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One more thing. Bake the coconut coir on 200- 250 for about 3-4 hours. It kills any eggs that will produce little tiny bugs that might drive you nuts. They don't hurt anything and eventually you might still get them, but the bakings holds it off for a longer time or for good. You can boil it too if you don't want to bake it.
bake the brick before hydrating it? I'll be covering a 4x4 area with it, I'm banking on using at least 4 bricks. It would be an all-day ordeal to hydrate it, re-bake, then rehydrate all 4 bricks worth
 

wellington

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Bake the bricks before you hydrate them. Put them all in the oven at once, all that will fit. Bake then hydrate.
 

kmloughran

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Neal

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http://www.tortoisesupply.com/SeedMixes

Really any of the seed mixes will work well for a leopard. I favor the African Grazer and Broadleaf Testudo mix.

What are you using for soil? The problem I run into with indoor setups is the lack of nutrients in the soil. The seeds will sprout and maybe last a week or two if I'm lucky, but to really help the plants grow better I mix clean dirt from my backyard with peat moss or coir and that usually adds enough nutrients to help the plants grow for awhile.
 

kmloughran

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http://www.tortoisesupply.com/SeedMixes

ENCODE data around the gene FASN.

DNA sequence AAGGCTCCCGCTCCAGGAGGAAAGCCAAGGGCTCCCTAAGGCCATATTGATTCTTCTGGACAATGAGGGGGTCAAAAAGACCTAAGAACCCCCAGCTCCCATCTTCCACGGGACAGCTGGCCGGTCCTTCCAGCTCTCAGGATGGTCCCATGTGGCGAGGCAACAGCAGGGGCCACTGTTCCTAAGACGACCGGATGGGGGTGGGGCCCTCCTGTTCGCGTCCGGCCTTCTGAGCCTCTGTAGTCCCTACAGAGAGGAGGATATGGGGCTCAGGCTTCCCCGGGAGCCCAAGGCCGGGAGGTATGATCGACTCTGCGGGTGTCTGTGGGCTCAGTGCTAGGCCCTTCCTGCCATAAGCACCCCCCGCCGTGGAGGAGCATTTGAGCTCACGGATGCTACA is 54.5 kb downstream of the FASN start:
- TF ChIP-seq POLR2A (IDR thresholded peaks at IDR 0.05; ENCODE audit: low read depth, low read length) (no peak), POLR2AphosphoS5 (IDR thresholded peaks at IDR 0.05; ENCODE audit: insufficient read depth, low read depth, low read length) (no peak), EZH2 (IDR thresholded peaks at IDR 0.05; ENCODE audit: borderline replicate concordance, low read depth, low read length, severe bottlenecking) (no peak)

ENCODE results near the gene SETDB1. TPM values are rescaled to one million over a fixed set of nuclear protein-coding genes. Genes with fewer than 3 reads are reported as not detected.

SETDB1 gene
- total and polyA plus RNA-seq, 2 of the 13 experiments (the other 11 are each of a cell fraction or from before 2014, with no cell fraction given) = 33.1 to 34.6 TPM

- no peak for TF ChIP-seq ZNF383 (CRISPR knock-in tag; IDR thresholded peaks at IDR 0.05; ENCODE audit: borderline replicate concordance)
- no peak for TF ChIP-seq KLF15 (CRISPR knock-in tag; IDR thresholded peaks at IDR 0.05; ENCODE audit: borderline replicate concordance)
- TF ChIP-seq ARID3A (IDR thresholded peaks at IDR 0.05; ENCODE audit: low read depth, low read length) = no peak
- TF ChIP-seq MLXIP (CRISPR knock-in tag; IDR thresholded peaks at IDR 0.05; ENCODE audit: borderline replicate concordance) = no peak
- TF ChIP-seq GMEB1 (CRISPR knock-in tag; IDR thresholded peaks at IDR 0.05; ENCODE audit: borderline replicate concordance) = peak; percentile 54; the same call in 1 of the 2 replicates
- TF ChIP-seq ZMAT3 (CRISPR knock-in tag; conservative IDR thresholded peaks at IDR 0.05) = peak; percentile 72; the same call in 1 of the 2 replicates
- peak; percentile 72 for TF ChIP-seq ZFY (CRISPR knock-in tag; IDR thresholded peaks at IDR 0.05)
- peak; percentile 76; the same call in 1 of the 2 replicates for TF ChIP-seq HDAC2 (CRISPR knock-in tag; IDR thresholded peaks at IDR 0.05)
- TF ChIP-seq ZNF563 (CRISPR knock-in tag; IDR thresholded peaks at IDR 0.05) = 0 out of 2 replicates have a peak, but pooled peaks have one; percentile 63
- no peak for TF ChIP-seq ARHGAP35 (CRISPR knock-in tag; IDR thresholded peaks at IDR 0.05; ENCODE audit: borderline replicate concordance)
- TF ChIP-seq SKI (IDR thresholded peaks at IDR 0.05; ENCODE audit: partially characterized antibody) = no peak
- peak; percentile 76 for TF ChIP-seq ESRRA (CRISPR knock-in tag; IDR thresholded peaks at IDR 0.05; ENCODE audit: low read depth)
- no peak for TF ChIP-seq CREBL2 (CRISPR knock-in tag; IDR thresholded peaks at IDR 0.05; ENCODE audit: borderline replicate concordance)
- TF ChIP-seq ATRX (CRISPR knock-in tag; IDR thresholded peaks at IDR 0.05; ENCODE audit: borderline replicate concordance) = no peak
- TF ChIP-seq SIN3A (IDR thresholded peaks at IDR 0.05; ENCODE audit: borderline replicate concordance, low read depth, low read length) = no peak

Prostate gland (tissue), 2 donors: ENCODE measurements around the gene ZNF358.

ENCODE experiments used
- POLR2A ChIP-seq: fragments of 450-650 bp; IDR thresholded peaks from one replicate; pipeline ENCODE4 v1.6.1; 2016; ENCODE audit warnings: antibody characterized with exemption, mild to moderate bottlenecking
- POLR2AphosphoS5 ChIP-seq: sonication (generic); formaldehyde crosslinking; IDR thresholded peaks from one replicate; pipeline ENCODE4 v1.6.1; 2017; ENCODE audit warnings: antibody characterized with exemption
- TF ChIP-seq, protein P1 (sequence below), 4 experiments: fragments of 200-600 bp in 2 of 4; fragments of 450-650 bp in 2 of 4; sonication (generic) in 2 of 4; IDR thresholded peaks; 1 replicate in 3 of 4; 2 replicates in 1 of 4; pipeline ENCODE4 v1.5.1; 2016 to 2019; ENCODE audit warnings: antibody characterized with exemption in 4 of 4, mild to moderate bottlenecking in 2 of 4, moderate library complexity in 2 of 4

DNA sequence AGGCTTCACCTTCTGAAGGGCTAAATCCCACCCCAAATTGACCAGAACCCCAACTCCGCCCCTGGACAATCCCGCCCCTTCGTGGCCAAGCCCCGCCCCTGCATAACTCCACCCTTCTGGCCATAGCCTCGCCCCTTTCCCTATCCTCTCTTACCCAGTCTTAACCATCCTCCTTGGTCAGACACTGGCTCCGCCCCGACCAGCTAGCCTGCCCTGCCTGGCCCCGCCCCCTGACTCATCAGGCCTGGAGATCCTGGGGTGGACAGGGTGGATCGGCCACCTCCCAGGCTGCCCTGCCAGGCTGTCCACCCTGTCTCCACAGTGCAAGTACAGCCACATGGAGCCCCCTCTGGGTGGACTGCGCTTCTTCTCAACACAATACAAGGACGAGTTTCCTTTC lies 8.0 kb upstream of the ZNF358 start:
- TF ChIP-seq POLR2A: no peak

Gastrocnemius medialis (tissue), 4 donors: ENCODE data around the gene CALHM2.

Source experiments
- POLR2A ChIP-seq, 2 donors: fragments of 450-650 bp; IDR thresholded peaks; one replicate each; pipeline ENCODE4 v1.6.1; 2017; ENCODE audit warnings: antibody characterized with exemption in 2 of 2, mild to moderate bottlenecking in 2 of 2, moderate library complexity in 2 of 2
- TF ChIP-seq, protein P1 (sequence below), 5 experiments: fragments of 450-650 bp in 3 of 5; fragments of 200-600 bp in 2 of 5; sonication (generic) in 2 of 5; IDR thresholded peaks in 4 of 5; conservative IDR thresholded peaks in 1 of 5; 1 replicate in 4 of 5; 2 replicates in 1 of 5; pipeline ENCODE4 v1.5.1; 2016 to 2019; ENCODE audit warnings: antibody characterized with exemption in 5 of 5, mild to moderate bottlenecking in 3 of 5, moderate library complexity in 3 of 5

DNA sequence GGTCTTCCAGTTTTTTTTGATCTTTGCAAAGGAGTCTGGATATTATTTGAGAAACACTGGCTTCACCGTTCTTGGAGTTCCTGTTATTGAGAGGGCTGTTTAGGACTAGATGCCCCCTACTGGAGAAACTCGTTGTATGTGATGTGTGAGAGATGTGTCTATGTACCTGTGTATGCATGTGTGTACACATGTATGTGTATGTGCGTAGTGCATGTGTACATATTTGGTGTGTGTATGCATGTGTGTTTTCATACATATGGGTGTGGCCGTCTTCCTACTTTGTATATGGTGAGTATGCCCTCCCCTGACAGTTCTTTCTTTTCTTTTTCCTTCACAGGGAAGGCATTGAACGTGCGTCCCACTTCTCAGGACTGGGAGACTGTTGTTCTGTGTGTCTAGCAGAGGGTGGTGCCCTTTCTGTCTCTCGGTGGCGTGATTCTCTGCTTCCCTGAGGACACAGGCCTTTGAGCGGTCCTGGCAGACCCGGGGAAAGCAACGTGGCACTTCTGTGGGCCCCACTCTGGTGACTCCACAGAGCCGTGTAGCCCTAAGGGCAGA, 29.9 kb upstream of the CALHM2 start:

Really any of the seed mixes will work well for a leopard. I favor the African Grazer and Broadleaf Testudo mix.

What are you using for soil? The problem I run into with indoor setups is the lack of nutrients in the soil. The seeds will sprout and maybe last a week or two if I'm lucky, but to really help the plants grow better I mix clean dirt from my backyard with peat moss or coir and that usually adds enough nutrients to help the plants grow for awhile.

I'm planning on growing some plants in germination trays that will sit at ground level, and also putting potted plants in there. Eventually the plants will grow over the edges of the pots, and my tort will be able to munch whatever he can reach without effecting the whole plant. It's a theory that works in my brain, we'll see if it translates to application. I'll be growing a 10x27 patch of grass in the tank, and I'll have it blocked off for a short time while it takes root and gets going.